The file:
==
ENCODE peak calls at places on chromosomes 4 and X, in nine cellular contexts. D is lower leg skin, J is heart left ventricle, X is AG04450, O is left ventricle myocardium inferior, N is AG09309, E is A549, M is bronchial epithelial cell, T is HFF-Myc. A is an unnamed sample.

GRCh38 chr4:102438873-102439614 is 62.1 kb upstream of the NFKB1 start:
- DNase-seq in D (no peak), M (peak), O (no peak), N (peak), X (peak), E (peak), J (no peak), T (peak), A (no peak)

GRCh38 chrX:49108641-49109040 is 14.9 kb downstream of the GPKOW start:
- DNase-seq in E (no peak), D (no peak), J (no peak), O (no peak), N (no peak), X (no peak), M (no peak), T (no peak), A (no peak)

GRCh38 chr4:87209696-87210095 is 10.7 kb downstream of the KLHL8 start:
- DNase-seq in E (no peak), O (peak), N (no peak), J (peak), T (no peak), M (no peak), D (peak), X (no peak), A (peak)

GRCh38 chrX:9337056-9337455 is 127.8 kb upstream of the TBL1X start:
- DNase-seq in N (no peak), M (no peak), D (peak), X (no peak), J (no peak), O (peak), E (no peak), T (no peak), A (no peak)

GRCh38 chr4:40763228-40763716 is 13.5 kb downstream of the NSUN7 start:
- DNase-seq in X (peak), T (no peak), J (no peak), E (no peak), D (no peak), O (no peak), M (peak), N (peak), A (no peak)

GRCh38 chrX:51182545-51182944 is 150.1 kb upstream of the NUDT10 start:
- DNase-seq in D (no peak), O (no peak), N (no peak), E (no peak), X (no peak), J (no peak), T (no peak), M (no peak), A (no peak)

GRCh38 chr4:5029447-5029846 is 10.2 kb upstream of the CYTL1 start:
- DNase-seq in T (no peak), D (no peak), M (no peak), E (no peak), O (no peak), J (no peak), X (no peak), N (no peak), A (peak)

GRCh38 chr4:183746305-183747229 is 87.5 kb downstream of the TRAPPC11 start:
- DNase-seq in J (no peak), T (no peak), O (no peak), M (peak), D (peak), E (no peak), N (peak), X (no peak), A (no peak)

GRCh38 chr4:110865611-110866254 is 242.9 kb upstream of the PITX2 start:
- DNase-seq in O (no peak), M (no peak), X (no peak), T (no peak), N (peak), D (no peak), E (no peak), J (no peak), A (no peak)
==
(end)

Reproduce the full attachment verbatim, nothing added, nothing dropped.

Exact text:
ENCODE peak calls at places on chromosomes 4 and X, in nine cellular contexts. D is lower leg skin, J is heart left ventricle, X is AG04450, O is left ventricle myocardium inferior, N is AG09309, E is A549, M is bronchial epithelial cell, T is HFF-Myc. A is an unnamed sample.

GRCh38 chr4:102438873-102439614 is 62.1 kb upstream of the NFKB1 start:
- DNase-seq in D (no peak), M (peak), O (no peak), N (peak), X (peak), E (peak), J (no peak), T (peak), A (no peak)

GRCh38 chrX:49108641-49109040 is 14.9 kb downstream of the GPKOW start:
- DNase-seq in E (no peak), D (no peak), J (no peak), O (no peak), N (no peak), X (no peak), M (no peak), T (no peak), A (no peak)

GRCh38 chr4:87209696-87210095 is 10.7 kb downstream of the KLHL8 start:
- DNase-seq in E (no peak), O (peak), N (no peak), J (peak), T (no peak), M (no peak), D (peak), X (no peak), A (peak)

GRCh38 chrX:9337056-9337455 is 127.8 kb upstream of the TBL1X start:
- DNase-seq in N (no peak), M (no peak), D (peak), X (no peak), J (no peak), O (peak), E (no peak), T (no peak), A (no peak)

GRCh38 chr4:40763228-40763716 is 13.5 kb downstream of the NSUN7 start:
- DNase-seq in X (peak), T (no peak), J (no peak), E (no peak), D (no peak), O (no peak), M (peak), N (peak), A (no peak)

GRCh38 chrX:51182545-51182944 is 150.1 kb upstream of the NUDT10 start:
- DNase-seq in D (no peak), O (no peak), N (no peak), E (no peak), X (no peak), J (no peak), T (no peak), M (no peak), A (no peak)

GRCh38 chr4:5029447-5029846 is 10.2 kb upstream of the CYTL1 start:
- DNase-seq in T (no peak), D (no peak), M (no peak), E (no peak), O (no peak), J (no peak), X (no peak), N (no peak), A (peak)

GRCh38 chr4:183746305-183747229 is 87.5 kb downstream of the TRAPPC11 start:
- DNase-seq in J (no peak), T (no peak), O (no peak), M (peak), D (peak), E (no peak), N (peak), X (no peak), A (no peak)

GRCh38 chr4:110865611-110866254 is 242.9 kb upstream of the PITX2 start:
- DNase-seq in O (no peak), M (no peak), X (no peak), T (no peak), N (peak), D (no peak), E (no peak), J (no peak), A (no peak)